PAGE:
It's easy to forget the simple rules of suit buttons. This simple guide will help you get it right.
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Knowing how to button your suit the right way not only ensures your suit drapes properly, it also gives the impression you know your stuff.
Unfortunately, there are a lot of men who don’t know when to button and unbutton their jackets, leaving them looking both awkward and incompetent.
This guide will cut through the confusion. We’ll teach you how jackets, vests, dress shirts, and shirt cuffs should be buttoned, and we’ll even provide a brief yet fascinating history lesson on the reason you should never button your bottom suit jacket button.
Before reading the rest of the article, understand what you have in your closet. Suit button rules change depending on both the style of jacket, as well as the number of buttons on the jacket.
There are two types of suit jackets – single-breasted and double-breasted, and it’s pretty easy to discern which is which. Single-breasted jackets have between one and three buttons aligned in a row, while double-breasted jackets typically have two rows of buttons, with two or three buttons in each row.
Single-breasted jackets should always be buttoned to some degree, while standing and always completely unbuttoned when sitting.
While wearing one-button jackets, simply button up when standing and unbutton when sitting. By buttoning up when standing, you avoid looking sloppy, and by unbuttoning when sitting, you prevent unflattering bunching, wrinkles, and creases.
For two-button jackets, the top button should be treated like the button on a one-button jacket – buttoned when standing, unbuttoned when sitting.
The bottom button should never be buttoned, ever. Modern suits are designed assuming the bottom will remain unfastened, so buttoning it up will look inelegant, to say the least.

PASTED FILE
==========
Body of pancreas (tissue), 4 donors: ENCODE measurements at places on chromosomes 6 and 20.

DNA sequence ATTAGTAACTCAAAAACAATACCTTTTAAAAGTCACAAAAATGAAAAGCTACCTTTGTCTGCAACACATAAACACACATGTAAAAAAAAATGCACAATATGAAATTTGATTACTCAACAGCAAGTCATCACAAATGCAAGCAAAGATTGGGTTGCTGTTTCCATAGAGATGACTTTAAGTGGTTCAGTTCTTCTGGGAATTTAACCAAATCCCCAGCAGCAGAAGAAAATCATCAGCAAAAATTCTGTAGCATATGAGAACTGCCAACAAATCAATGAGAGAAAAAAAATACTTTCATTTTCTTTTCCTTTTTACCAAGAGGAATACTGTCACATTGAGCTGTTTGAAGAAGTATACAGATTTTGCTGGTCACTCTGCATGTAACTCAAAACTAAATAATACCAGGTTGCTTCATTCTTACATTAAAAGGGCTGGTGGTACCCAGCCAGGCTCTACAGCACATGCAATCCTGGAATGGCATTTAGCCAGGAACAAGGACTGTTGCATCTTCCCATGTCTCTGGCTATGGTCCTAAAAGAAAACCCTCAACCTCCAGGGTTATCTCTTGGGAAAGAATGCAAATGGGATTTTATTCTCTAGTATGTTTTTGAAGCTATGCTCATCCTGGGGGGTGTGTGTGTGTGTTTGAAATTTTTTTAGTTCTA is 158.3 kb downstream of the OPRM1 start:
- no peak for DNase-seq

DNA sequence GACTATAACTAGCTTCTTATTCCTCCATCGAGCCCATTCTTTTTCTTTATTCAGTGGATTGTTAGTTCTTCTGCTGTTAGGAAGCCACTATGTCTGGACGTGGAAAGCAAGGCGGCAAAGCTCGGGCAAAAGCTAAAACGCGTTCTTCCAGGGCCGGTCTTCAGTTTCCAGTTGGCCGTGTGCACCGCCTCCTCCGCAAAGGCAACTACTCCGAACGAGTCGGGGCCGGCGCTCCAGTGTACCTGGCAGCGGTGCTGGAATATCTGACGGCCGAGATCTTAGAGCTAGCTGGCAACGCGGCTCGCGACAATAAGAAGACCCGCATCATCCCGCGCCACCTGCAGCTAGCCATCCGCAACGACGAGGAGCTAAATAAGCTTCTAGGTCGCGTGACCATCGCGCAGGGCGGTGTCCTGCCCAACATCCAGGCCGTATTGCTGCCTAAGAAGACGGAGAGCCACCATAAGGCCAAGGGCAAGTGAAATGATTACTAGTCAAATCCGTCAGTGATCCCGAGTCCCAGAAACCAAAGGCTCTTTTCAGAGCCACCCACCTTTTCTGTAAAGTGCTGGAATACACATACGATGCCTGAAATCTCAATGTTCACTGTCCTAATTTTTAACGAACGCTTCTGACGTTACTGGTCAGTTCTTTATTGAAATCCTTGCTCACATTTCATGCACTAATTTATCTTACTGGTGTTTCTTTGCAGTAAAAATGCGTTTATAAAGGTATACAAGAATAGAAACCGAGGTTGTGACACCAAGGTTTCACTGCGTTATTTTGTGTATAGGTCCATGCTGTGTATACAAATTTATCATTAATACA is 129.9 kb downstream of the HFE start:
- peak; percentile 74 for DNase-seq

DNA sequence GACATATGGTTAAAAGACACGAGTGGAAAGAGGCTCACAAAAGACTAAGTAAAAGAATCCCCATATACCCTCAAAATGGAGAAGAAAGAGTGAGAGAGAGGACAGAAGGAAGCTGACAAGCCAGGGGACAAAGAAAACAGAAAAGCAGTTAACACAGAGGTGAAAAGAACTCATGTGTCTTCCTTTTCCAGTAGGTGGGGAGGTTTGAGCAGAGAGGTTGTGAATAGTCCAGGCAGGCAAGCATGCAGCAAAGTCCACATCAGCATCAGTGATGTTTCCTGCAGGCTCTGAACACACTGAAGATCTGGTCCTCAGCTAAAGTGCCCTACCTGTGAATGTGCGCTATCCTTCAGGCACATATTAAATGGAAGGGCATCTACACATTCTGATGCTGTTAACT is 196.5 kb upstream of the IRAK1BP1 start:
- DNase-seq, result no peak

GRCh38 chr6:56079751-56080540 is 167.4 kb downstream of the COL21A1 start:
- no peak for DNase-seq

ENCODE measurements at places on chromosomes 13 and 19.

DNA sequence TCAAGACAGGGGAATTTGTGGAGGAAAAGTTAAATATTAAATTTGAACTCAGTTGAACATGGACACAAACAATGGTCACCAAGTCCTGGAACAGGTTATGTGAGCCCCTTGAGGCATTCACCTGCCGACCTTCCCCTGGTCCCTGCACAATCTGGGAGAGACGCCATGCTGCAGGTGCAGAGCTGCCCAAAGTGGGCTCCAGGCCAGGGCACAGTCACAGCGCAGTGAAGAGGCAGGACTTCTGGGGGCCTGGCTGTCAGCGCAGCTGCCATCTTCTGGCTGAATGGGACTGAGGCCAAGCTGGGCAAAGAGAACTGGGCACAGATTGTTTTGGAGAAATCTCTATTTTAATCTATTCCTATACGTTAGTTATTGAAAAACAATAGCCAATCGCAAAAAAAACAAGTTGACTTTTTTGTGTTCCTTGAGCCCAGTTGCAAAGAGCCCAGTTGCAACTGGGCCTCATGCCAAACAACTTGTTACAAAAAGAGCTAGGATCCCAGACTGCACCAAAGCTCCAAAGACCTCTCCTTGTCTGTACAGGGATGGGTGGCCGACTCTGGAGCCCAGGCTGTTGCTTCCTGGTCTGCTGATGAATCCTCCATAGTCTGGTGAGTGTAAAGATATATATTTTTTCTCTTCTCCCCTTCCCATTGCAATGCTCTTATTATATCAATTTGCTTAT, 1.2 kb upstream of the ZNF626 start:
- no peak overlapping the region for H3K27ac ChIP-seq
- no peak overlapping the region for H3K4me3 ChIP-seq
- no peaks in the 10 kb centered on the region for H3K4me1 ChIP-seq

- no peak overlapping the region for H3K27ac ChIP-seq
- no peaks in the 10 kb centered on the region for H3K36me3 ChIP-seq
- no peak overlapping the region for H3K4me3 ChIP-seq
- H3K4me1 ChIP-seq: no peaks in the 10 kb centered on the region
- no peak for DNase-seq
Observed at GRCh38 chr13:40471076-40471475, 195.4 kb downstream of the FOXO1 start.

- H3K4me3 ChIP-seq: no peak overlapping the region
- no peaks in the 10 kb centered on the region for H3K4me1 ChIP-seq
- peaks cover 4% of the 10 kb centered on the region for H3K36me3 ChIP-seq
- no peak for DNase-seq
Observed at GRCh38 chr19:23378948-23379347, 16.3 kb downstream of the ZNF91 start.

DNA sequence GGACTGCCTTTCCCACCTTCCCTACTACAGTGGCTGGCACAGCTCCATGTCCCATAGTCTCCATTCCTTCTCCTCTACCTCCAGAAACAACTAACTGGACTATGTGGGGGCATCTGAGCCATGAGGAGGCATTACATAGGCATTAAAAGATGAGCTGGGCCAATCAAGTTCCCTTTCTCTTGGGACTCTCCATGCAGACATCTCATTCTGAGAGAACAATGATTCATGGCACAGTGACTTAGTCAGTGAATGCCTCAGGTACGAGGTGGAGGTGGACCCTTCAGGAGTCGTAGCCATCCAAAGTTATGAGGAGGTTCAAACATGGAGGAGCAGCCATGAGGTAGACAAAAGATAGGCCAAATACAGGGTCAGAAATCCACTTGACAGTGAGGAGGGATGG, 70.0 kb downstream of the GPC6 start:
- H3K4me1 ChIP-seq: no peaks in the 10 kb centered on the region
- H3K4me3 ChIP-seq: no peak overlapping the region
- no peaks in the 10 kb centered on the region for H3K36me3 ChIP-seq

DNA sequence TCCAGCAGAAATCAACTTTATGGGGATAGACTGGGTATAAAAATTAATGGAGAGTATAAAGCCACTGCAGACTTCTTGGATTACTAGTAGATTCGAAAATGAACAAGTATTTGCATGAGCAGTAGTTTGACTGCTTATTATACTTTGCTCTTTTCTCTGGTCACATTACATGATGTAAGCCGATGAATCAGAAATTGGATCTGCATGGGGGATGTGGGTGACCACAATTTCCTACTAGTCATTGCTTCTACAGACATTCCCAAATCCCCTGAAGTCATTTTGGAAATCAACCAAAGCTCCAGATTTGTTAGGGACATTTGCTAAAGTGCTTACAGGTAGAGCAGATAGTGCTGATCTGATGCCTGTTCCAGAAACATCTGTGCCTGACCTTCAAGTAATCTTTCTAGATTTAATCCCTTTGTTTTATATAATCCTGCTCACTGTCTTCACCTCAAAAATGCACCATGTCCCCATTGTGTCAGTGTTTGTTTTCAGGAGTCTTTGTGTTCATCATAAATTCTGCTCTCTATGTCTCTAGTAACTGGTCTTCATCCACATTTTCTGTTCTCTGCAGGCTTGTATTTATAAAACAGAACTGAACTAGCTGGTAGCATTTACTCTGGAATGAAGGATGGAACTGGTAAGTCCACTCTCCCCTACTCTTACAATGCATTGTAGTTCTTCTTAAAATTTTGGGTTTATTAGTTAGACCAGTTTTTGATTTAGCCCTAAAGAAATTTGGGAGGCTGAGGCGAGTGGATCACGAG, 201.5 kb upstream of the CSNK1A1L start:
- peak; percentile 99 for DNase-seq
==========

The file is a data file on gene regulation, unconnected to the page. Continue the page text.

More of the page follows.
While wearing a three-button suit jacket, the buttoning rule, from top to bottom, is: Sometimes. Always. Never.
That is, sometimes button the top button, always button the middle button, and never button the last button.
Let’s expand on this.
Compared to the single-breasted jacket, double-breasted suit button rules are relatively uncomplicated. Simply button every button with working buttonholes. The bottom right button, however, is optional.
Even when sitting, all buttons (except the optional bottom) should be buttoned on double-breasted jackets. Double-breasted suit jackets are cut to be buttoned at all times, so they look awkward when not buttoned.
A double-breasted jacket is described by how many buttons it has and where they are placed. The total number of buttons is mentioned initially, followed by the number of buttons that can be used, i.e., working buttons that have a buttonhole.
For example, a 2×1 is a double-breasted suit jacket where there are two buttons, but only one of them is a working button. Meanwhile, a 4×2 double-breasted jacket will have four buttons but only two working buttons.
There’s a lot of lore surrounding the reasons for keeping the bottom button undone on a suit jacket, which suggests that the rules might not exist solely due to suit cuts, draping, and avoiding wrinkles.
In fact, the tradition of keeping the bottom button undone could go all the way back to the British Royal family and to a rather rotund English monarch, King Edward VII.
Back when the future king was the Prince of Wales, suits were fast gaining in popularity. However, the overweight heir to the throne got so fat that there came a time when he simply had to cease with fastening the last button on his waistcoat.
The prince was quickly followed by members of the Royal court, who, out of apparent sympathy, kept their bottom button undone also. The trend of keeping the bottom button undone soon became standard in England and took hold throughout the rest of Great Britain.
Button etiquette doesn’t stop with single or double-breasted suits. There are rules to be followed when it comes to dress shirts, vests, and cuffs, too.
Becoming familiar with suit button rules and etiquette will give you the confidence boost that comes with looking and feeling like you know your stuff.
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